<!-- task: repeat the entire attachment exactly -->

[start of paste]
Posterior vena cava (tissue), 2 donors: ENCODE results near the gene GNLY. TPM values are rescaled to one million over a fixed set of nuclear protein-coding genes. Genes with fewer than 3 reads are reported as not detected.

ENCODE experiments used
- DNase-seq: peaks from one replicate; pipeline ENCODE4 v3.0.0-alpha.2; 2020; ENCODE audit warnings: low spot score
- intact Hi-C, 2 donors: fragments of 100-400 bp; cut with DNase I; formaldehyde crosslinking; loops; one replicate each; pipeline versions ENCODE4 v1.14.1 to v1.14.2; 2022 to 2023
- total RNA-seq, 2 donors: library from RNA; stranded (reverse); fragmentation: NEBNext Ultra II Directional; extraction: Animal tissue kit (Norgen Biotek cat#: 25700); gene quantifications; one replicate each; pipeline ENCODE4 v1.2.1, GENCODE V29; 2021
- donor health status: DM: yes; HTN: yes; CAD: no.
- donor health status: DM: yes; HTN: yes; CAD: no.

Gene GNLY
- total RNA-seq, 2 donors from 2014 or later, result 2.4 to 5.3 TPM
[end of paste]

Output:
Posterior vena cava (tissue), 2 donors: ENCODE results near the gene GNLY. TPM values are rescaled to one million over a fixed set of nuclear protein-coding genes. Genes with fewer than 3 reads are reported as not detected.

ENCODE experiments used
- DNase-seq: peaks from one replicate; pipeline ENCODE4 v3.0.0-alpha.2; 2020; ENCODE audit warnings: low spot score
- intact Hi-C, 2 donors: fragments of 100-400 bp; cut with DNase I; formaldehyde crosslinking; loops; one replicate each; pipeline versions ENCODE4 v1.14.1 to v1.14.2; 2022 to 2023
- total RNA-seq, 2 donors: library from RNA; stranded (reverse); fragmentation: NEBNext Ultra II Directional; extraction: Animal tissue kit (Norgen Biotek cat#: 25700); gene quantifications; one replicate each; pipeline ENCODE4 v1.2.1, GENCODE V29; 2021
- donor health status: DM: yes; HTN: yes; CAD: no.
- donor health status: DM: yes; HTN: yes; CAD: no.

Gene GNLY
- total RNA-seq, 2 donors from 2014 or later, result 2.4 to 5.3 TPM